The Current

Should Obama apologize for the U.S. bombing of Hiroshima?

The first sitting American president to visit the scene of the detonation made clear this wasn't to apologize, but many are debating whether he should.
While critics have dubbed this trip the 'apology tour,' some say the idea of apologizing could be dangerous for America during this election year. (Atsushi Tomura/Getty Images)

On August 6, 1945, an American atomic bomb was dropped in Hiroshima, Japan. Hundreds of thousands were killed and since then, no incumbent American president has visited the site.

On Friday, President Barack Obama became the first in a long line to visit the detonation site of the atomic bomb, where he laid a wreath at the Hiroshima Peace Memorial. However, Obama did not apologize for his country's actions.

In advance of this trip, Obama did make it clear that he would not be apologizing, but now that the day has come many are questioning why he wouldn't apologize, while others support his decision.  

Setsuko Thurlow, a Hiroshima survivor who now lives in Toronto, was 13 when the bomb was dropped. Her account of that day is chilling and heart-wrenching. Thurlow says Hiroshima became "a city of death."

Survivor Setsuko Thurlow remembers August 6, 1945, when an atomic bomb was dropped on Hiroshima. She was 13 at the time. 2:21

While Thurlow was happy to see President Obama there to pay respect to those lost and their loved ones, she does wish an apology was made.

You don't force people to apologize to you, it has to be voluntary ... if he chose to apologize, I would consider it appropriate. If he chooses not to — and he didn't — I understand because of the political climate of the United States.- Setsuko Thurlow, Hiroshima survivor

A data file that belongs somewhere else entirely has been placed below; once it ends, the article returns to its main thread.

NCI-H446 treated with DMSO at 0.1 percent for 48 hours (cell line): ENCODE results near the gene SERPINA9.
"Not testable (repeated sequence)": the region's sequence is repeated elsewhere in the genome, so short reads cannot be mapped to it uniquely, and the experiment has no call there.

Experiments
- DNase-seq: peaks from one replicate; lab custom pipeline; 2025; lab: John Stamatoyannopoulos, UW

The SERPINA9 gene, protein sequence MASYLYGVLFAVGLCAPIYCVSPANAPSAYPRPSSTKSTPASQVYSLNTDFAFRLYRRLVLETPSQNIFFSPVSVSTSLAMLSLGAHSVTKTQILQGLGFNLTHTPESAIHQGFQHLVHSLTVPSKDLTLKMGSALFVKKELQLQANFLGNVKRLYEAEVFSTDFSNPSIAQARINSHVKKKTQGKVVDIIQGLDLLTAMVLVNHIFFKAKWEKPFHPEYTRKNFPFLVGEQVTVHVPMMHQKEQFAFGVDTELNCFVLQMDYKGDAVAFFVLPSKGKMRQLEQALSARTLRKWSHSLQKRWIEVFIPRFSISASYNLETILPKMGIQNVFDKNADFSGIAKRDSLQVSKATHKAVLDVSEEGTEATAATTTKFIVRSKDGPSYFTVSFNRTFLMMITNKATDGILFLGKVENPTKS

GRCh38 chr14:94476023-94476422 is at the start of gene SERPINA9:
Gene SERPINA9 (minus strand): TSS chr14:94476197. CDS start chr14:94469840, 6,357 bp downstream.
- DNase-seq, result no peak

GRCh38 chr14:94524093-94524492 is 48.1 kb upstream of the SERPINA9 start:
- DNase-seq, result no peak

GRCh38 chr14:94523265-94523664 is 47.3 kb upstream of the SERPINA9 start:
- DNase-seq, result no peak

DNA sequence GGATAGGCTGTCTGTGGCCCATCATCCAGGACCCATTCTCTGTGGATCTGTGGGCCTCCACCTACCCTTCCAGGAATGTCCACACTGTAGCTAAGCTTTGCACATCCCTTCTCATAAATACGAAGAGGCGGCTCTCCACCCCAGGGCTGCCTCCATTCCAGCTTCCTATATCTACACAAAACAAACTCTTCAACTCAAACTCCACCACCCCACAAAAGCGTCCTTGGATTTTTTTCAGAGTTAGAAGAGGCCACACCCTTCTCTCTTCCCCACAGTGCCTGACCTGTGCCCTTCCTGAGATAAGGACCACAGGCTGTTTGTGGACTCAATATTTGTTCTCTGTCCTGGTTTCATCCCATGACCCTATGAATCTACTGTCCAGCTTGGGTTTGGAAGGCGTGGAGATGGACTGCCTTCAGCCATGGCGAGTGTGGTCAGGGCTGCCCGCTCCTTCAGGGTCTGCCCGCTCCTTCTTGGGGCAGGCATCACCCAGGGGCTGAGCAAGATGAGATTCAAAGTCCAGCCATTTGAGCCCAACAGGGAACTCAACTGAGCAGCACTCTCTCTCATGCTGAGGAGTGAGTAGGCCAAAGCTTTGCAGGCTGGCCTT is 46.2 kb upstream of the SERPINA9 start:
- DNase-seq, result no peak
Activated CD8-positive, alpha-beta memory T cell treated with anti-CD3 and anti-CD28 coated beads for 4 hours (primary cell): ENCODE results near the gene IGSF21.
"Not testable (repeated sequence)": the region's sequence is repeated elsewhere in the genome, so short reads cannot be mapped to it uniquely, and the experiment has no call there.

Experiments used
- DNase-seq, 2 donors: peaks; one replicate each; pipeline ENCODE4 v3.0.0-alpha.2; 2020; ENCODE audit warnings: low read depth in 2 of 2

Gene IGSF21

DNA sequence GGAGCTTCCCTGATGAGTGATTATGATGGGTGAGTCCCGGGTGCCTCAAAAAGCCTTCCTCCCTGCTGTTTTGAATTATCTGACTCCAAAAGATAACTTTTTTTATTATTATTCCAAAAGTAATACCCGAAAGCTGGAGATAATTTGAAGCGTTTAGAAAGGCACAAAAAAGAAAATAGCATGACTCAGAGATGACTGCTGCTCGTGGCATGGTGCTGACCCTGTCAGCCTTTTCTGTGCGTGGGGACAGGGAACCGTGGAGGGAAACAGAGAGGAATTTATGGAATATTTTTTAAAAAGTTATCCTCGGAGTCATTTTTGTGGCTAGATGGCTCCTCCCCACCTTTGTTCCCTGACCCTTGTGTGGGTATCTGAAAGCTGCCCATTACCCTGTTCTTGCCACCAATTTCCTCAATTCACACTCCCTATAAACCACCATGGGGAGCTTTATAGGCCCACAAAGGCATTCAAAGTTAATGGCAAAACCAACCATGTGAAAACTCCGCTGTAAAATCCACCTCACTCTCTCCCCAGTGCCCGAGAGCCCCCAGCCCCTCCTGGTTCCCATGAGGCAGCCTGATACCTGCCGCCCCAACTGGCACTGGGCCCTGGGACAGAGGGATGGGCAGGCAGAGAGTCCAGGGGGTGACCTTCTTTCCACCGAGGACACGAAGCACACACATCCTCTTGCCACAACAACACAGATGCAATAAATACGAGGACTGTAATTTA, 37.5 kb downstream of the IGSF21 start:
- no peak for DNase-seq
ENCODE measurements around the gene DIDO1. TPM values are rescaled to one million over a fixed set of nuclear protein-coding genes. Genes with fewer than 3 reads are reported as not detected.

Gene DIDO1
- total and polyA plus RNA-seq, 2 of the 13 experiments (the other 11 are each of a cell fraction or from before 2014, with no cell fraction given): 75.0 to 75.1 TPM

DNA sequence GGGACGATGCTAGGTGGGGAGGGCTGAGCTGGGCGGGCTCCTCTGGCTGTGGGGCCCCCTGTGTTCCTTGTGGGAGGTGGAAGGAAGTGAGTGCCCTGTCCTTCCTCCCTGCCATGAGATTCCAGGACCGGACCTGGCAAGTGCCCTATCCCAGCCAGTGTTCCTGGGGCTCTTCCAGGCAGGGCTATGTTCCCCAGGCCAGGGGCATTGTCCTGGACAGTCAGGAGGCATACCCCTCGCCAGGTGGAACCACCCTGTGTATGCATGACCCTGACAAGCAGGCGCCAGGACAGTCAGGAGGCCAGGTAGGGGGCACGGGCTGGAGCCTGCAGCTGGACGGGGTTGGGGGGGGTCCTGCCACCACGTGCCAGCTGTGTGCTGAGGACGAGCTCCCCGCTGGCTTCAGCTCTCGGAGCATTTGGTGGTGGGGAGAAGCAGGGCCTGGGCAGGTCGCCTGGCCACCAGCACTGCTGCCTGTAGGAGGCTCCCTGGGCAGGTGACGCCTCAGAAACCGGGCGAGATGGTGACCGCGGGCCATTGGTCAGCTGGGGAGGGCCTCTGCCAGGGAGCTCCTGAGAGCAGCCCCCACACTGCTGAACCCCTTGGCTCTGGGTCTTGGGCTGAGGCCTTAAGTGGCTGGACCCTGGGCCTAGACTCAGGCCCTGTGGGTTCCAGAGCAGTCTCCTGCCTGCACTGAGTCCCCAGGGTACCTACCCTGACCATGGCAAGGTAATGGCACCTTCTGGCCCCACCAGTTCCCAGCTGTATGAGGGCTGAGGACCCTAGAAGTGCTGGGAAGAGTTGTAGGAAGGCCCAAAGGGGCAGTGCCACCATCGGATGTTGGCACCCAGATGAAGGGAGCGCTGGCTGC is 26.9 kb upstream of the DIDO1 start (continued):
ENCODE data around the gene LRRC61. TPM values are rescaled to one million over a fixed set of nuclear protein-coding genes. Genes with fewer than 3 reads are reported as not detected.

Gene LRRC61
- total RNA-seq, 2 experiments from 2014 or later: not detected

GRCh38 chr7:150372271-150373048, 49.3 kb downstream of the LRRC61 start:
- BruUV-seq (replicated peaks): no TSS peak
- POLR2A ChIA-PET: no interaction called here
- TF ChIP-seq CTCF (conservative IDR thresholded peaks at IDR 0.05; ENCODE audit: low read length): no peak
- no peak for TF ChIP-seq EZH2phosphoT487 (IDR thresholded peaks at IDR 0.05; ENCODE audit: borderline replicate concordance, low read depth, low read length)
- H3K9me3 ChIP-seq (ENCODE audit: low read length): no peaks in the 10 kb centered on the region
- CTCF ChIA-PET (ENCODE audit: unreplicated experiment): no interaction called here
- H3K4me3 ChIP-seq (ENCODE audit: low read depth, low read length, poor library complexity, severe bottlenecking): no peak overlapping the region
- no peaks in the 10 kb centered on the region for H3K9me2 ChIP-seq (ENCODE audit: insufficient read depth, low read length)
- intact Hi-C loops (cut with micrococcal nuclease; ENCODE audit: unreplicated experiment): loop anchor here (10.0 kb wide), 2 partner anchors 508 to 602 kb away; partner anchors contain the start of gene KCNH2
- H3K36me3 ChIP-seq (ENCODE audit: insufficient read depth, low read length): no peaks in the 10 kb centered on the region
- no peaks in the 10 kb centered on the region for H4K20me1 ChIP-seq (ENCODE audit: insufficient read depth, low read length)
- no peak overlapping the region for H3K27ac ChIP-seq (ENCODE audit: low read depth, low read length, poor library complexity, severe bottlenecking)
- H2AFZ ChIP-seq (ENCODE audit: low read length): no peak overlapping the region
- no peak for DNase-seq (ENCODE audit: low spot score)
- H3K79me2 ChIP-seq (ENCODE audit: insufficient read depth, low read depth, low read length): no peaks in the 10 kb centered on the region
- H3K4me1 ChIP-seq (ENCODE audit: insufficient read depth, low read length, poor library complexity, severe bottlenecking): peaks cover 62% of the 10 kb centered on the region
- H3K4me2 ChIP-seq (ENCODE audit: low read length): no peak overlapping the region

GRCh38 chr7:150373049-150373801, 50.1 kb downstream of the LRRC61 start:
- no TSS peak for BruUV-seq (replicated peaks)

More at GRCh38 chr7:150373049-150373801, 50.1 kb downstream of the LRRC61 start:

Dr. Joseph Gerson, who is with the American Friends Service Committee, and Lawrence Haas, a senior fellow for U.S. foreign policy at the American Foreign Policy Council, are on opposite sides of this issue and each recently published an opinion piece about the potential apology from Obama. Gerson believes President Obama should have apologized, calling what happened at Hiroshima "an indiscriminate war crime."  

"My sense is that, in root, the myth, the false belief that the atomic bomb was necessary to end the war has, in a way, served as an ideological legitimator for the nuclear weapons program," Gerson says.

On the other side, Haas does not believe an apology is necessary. He says if it hadn't been the bomb, it would've been a land invasion, which would have cost an even greater number of lives lost.

To this, Thurlow retorts that Hiroshima was not soldiers in combat putting their lives on the line, but "indiscriminate slaughter ... of civilians, children, women and elderly — most of the population of the city at that time."

Peter Feaver, a political science professor at Duke University, says that when it comes to the apology debate, the focus needs to be on what is currently happening in American politics.

If [Obama] had offered an apology, that would've played into Donald Trump's hands.- Peter Feaver, political science professor

This segment was produced by The Current's Waqas Chughtai.

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